You heard about Psych: The Movie? That’s not messed up. Jury’s still out on Pluto, though.
Three-and-a-half years after Psych’s original run came to its conclusion, the era of Peak TV has blessed us with a blue-skies reunion of Shawn, Gus, and the whole damn gang parading around San Francisco like they own the place. First, a requisite bit of housekeeping: Any fan of the series will be reasonably pleased with the movie. Shawn is still firing off pop-culture references at 100 miles per hour; Gus is still doing that signature thumb-to-nostril graze with beautiful efficiency; Chief Vick continues to be the HBIC who whips these pretty boys into shape like no other. But a somewhat gloomy cloud hung over the film’s production mere days before filming began, with Timothy Omundson — our dear Carlton Lassiter — suffering a stroke that required an emergency overhaul of the entire script. So while we’ll never quite know what the original Psych: The Movie had in store for us, I’m inclined to say that this movie is better than no movie at all. All right, on to the recapping!
Shawn — rockin’ a somewhat more Jim Morrison-ized version of his Soup Can Sam costume — is running from some baddies for stealing a bag full of their pricey jewelry. Shawn, of course, isn’t a thief. A pain in the ass, but not a jewel thief. So as much as I enjoyed seeing him running around San Fran’s dockside like a madman, the whole thing reeked of huh? The chase eventually leads to Gus’s pharmaceutical sales office, where he has, unsurprisingly, been working almost immediately since moving. (“I need security!”) Some things never change.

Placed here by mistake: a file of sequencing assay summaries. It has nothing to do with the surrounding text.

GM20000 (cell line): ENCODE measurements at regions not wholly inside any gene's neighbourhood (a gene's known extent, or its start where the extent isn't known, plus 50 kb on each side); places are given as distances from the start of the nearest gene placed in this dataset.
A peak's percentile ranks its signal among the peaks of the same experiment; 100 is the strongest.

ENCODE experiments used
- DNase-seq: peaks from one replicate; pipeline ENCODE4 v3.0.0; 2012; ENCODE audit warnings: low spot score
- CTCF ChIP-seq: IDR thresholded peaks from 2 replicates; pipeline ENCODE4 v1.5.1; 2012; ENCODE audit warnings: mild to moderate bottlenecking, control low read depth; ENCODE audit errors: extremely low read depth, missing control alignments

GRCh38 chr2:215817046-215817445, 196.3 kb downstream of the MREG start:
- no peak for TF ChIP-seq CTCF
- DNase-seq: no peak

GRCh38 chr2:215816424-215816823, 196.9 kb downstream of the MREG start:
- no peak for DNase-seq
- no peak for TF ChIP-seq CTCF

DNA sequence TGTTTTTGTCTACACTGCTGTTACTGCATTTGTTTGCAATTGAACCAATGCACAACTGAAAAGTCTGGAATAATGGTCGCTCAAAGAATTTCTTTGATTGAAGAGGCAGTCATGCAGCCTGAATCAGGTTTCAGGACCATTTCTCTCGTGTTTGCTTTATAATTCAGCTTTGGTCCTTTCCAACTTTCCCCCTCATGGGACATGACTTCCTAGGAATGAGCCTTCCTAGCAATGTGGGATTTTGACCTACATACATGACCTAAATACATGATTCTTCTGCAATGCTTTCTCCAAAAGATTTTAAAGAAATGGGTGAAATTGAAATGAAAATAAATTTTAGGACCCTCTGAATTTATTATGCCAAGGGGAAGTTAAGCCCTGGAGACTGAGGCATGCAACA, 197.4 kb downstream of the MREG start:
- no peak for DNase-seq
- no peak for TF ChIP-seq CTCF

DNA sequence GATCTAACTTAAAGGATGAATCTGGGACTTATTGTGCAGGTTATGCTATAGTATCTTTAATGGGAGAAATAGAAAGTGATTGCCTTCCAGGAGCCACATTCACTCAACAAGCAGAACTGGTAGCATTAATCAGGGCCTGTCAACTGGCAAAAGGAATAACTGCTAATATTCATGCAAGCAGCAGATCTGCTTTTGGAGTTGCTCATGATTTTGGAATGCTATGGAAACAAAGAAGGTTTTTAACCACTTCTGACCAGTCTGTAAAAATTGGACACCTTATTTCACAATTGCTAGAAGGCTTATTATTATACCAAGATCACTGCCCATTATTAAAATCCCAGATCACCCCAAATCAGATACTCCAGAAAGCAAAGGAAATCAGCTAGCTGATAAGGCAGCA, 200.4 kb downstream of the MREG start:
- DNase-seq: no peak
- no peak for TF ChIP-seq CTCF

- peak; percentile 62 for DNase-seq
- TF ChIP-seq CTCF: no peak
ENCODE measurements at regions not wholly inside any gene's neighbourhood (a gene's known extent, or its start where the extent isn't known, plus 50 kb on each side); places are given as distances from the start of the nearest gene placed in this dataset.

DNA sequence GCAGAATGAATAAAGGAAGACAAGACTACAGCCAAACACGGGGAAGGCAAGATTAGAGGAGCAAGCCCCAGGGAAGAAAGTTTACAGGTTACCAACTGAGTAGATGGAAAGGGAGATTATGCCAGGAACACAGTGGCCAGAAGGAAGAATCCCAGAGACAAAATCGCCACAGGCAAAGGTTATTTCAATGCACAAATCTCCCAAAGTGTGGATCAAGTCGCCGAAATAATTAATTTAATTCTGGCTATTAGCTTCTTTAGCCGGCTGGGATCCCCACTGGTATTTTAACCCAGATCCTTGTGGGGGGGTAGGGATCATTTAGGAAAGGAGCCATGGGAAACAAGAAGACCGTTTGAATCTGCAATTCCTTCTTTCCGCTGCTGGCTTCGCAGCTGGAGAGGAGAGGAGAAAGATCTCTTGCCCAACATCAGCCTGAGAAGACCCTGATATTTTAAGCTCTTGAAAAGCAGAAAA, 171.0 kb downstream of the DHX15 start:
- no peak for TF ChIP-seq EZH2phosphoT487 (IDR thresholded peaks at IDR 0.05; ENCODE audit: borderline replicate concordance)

Also in the workforce, we’re introduced to Juliet’s new partner on the SFPD, and he’s one of the most affable portrayals of small-screen detectives I’ve encountered in recent memory. Naturally, that means he is almost certain to die. He does, at the hands of a bleach-blond “Billy” — or Thin White Duke, as he rebranded himself in this social-media age. He loves David Bowie a lot, if that wasn’t already obvious. Before we can learn more about this Bowian-tribute persona and his ragtag backing squad, though, we’re transported to Shawn’s newest psychic-detective HQ in Chinatown. It’s called “Psychphransico,” it’s real, and it’s spectacular. It’s also modeled after Gremlins.
At the hospital, it’s discovered that Juliet’s partner — whose status ultimately changes from coma to smothered-by-pillow, poor guy — had his dongle stolen by what I’ll now designate as the Thin White Crew as a whole. Shawn and Gus’s side investigation leads them to a shuttered mental hospital in the woods à la your nightmares, and they find that the dongle contains a document filled with sensitive and classified information about Juliet’s career at the SFPD. (“This manifesto essentially paints her as Harvey Keitel in Cop Land!”) Someone wants to hunt Juliet down, but why? Oh yeah, Shawn and Gus also take the Thin White Crew’s attack Rottweiler and name him Morrissey. This charming dog, amirite?
But enough of the case for now, which eventually leads to the motive of one of Juliet’s former police “snitches,” the Duke, getting his revenge. (In all honestly, Juliet doesn’t get a lot to chew on here. It’s a shame, and the extensive rewrites are probably to blame.) Gus manages to drag Shawn over to the planetarium for an evening of stargazing, and it’s at that moment when Gus meets the love of his life. (Fun fact: She’s played by Dulé Hill’s real-life fiancée, Jazmyn Simon.) That is, until they get into a passionate argument about the merits of a ninth planet — Pluto or die, baby! This is a hill Gus will die on! I only wish I could have a sexually charged fight with someone about Tom Petty’s career like this! She’s not convinced, the make-up making out is steamy, but Gus is just so derailed by her anti-Pluto stance that he has to storm off in a tizzy. “Are you crazy? That’s probably the best chance ever you’ll get to finding a wife!” Shawn helpfully reminds him. He’s probably not wrong.